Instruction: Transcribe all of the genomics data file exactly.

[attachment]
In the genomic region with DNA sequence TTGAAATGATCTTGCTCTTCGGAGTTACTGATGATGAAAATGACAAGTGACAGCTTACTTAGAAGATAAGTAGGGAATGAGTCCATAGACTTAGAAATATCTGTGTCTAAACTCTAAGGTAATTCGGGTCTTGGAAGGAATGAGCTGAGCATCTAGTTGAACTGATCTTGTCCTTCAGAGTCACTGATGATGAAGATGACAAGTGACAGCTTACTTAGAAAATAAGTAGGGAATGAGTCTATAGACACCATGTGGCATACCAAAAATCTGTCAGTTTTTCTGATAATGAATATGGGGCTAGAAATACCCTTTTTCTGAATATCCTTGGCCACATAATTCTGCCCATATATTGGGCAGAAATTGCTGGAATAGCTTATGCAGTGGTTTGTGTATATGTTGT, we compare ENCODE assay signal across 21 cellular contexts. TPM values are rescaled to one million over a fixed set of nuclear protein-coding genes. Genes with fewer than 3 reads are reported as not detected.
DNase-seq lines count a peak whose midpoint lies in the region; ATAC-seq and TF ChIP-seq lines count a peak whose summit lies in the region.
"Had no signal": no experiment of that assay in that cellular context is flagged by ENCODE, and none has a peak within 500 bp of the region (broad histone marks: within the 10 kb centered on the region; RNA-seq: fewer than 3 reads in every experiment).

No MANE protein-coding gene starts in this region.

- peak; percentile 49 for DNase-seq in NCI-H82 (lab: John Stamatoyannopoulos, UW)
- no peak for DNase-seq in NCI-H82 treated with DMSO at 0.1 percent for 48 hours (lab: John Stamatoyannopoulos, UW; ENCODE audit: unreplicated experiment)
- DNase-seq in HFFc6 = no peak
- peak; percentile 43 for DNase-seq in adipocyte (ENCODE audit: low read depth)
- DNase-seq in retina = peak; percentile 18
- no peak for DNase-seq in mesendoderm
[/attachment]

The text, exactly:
In the genomic region with DNA sequence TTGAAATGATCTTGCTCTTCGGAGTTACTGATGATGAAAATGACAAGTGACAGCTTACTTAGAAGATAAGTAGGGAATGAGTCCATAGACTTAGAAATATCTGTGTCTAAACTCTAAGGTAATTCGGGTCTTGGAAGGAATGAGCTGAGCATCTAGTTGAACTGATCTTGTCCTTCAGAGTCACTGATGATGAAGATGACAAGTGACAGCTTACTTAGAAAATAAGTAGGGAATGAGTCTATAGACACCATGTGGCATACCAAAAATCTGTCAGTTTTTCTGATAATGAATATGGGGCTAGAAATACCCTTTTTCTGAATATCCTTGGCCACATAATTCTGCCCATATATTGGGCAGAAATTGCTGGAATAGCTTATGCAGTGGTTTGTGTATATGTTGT, we compare ENCODE assay signal across 21 cellular contexts. TPM values are rescaled to one million over a fixed set of nuclear protein-coding genes. Genes with fewer than 3 reads are reported as not detected.
DNase-seq lines count a peak whose midpoint lies in the region; ATAC-seq and TF ChIP-seq lines count a peak whose summit lies in the region.
"Had no signal": no experiment of that assay in that cellular context is flagged by ENCODE, and none has a peak within 500 bp of the region (broad histone marks: within the 10 kb centered on the region; RNA-seq: fewer than 3 reads in every experiment).

No MANE protein-coding gene starts in this region.

- peak; percentile 49 for DNase-seq in NCI-H82 (lab: John Stamatoyannopoulos, UW)
- no peak for DNase-seq in NCI-H82 treated with DMSO at 0.1 percent for 48 hours (lab: John Stamatoyannopoulos, UW; ENCODE audit: unreplicated experiment)
- DNase-seq in HFFc6 = no peak
- peak; percentile 43 for DNase-seq in adipocyte (ENCODE audit: low read depth)
- DNase-seq in retina = peak; percentile 18
- no peak for DNase-seq in mesendoderm